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Rigid solid

  1. Dec 5, 2004 #1
    Let's say we have a lorry and it's rear door is wide open (Pi angle). All of a sudden the lorry accelerates. How much time will it take the door to close?

    I think I need elliptic integrals to solve this problem. Is it that complicated? How would you solve it?


    THanks for your help!
     
  2. jcsd
  3. Dec 5, 2004 #2
    Infinity?

    Just guessing here, but given that it's the rear door (at the back side of the lorry, right?), I suspect it wouldn't close at all...
     
  4. Dec 5, 2004 #3
    The answer is t=3.03(L/a)^(1/2) where L is the length of the door and a the acceleration. But I don't have the foggiest how to solve it.

    I send a picture of the lorry seen from above. Elliptic integrals have to be used. I'd be grateful if you could give me a hint!
     

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  5. Dec 6, 2004 #4
    Is it the conservation principle what I have to aplly here? Or just the movement equations of the rigid solid?
     
  6. Dec 6, 2004 #5

    arildno

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    What's the problem?
    To set up the differential equations leading to the elliptic integral, or the evaluation of that integral?
     
  7. Dec 6, 2004 #6
    TO set up the differential equation. I don't really know what properties of the rigid solid to use. I know that elliptic integrals are to be used because the teacher has said it so.

    Thanks for your help
     
  8. Dec 6, 2004 #7

    arildno

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    All right:
    1)It's easiest to do this in the rest frame of the lorry.
    This is a NON-inertial reference frame, and if the acceleration of the lorry, measured in an inertial frame, is [tex]a\vec{i}[/tex] the door experiences, in the lorry's reference frame, a pseudo-force [tex]-ma\vec{i}[/tex] acting at the C.M of the lorry.
    m is the mass of the door).

    2) Consider now the torque produced by the pseudo-force about the hinge.
    (Choosing the hinge as our point eliminates the need to estimate the forces acting on the door AT the hinge!)

    Let the position vector of the C.M of the door, measured from the hinge be:
    [tex]\vec{r}=\frac{L}{2}(\cos\theta(t)\vec{j}-\sin\theta(t)\vec{i})[/tex]
    That is, at t=0, we set the angular displacement equal to zero, and L is the length of the door.
    When the angle equals [tex]\pi[/tex] the door has closed.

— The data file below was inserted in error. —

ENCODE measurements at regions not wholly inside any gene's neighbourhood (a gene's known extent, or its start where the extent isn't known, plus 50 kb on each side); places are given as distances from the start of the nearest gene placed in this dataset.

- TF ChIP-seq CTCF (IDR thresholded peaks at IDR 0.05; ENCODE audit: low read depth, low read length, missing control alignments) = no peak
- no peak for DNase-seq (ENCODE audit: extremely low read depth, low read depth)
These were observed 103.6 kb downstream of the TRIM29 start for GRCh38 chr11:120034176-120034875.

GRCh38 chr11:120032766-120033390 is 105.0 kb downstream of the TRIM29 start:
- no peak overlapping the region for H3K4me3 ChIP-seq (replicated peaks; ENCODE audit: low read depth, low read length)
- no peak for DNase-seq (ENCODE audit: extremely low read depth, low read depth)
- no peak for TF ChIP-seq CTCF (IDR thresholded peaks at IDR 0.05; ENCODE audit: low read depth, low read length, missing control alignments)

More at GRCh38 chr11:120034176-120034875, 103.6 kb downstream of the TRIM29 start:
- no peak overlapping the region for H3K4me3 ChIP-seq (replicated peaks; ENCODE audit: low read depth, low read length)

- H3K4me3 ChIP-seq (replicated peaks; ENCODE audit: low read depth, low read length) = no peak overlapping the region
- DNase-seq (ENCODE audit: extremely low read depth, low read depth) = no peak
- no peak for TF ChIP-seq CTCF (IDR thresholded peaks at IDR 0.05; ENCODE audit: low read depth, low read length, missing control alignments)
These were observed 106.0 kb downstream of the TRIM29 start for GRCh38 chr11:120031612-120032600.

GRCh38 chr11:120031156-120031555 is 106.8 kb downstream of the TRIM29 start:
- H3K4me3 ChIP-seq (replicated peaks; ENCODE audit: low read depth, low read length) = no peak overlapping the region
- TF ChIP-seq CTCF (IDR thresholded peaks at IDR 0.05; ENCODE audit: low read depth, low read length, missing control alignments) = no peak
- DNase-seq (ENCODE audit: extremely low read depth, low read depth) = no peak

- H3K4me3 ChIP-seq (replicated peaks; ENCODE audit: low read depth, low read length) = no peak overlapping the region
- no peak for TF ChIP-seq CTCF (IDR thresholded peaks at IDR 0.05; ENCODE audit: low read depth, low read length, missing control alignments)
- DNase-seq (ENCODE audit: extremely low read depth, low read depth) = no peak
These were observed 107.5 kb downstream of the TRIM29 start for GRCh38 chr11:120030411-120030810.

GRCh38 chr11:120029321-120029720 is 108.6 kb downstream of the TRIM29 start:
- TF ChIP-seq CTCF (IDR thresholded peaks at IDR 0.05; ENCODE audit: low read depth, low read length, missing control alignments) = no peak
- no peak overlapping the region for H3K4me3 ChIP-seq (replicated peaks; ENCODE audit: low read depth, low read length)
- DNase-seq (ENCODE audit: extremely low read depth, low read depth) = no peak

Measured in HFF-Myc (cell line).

The torque of the pseudo-force about the hinge is therefore:
    [tex]\vec{r}\times(-ma\vec{i})=\frac{La}{2}\cos\theta(t)\vec{k}[/tex]

    3. The moment-of momentum equation may therefor be written as follows, in scalar form:
    [tex]m\frac{La}{2}\cos\theta=\frac{1}{3}mL^{2}\frac{d^{2}\theta}{dt^{2}}[/tex]
    Or:
    [tex]\frac{d^{2}\theta}{dt^{2}}=\frac{3a}{2L}\cos\theta[/tex]

    4.
    Our initial conditions reads:
    [tex]\theta(0)=0,\dot{\theta}(0)=0[/tex]
    ("dot"-notation means temporal derivative)
    We multiply our moment-of momentum equation with [tex]\dot{\theta}[/tex], integrate the result from t=0 to an arbitrary t-value, and makeuse of the initial conditions:
    [tex]\frac{1}{2}(\dot{\theta}(t))^{2}=\frac{3a}{2L}\sin\theta(t)[/tex]
    Or, since we're only interested in the time period where [tex]\theta[/tex] increases up to [tex]\pi[/tex] we have:
    [tex]\dot{\theta}=\sqrt{\frac{3a}{L}\sin\theta}[/tex]
    We make a change of variables, and find that the period T must fulfill:
    [tex]T=\int_{0}^{\pi}\sqrt{\frac{L}{3a}}\frac{d\theta}{\sqrt{\sin\theta}}}[/tex]
     
  9. Dec 6, 2004 #8

    Clausius2

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    Well, that comes up with the demonstration that Arildno must be a gurú of something. I don't know what, but he should be one.

    Just a doubt: why do you have not considerated the aerodinamic drag?. In fact I would think that is the predominant force that enhances the door closing.

    Ooops, I see, the lorry is first at rest. So I see, it will be logical to think that inertia forces close the door. Hmmm. But I'm not sure....
     
  10. Dec 6, 2004 #9

    arildno

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    You're right about the drag, Clausius:
    But do you REALLY think you'd end up with a nice little integral in that case?
    I think drag is to be assumed negligible, in order to end up with a comparatively nice expression (not an uncommon feature with exercises..)

    (It's basically the same equation you'd get with a pendulum swinging in a constant g-field)
    Congratulations with the Engineer Award, BTW.
     
  11. Dec 6, 2004 #10

    Clausius2

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    Sure it will be more difficult. You're right. Well, maybe Feynmanfan wants to spend this afternoon solving a pretty equation. He is spanish too, and today here is the Constitution Day (festive), so he won't have nothing to do apart of this... :rofl:
     
  12. Dec 6, 2004 #11
    Gracias a todos!
    THanks for the nice explanation. And you're right, CLausius. Today is the Constitution Day and here I am solving (trying to solve) problems.
     
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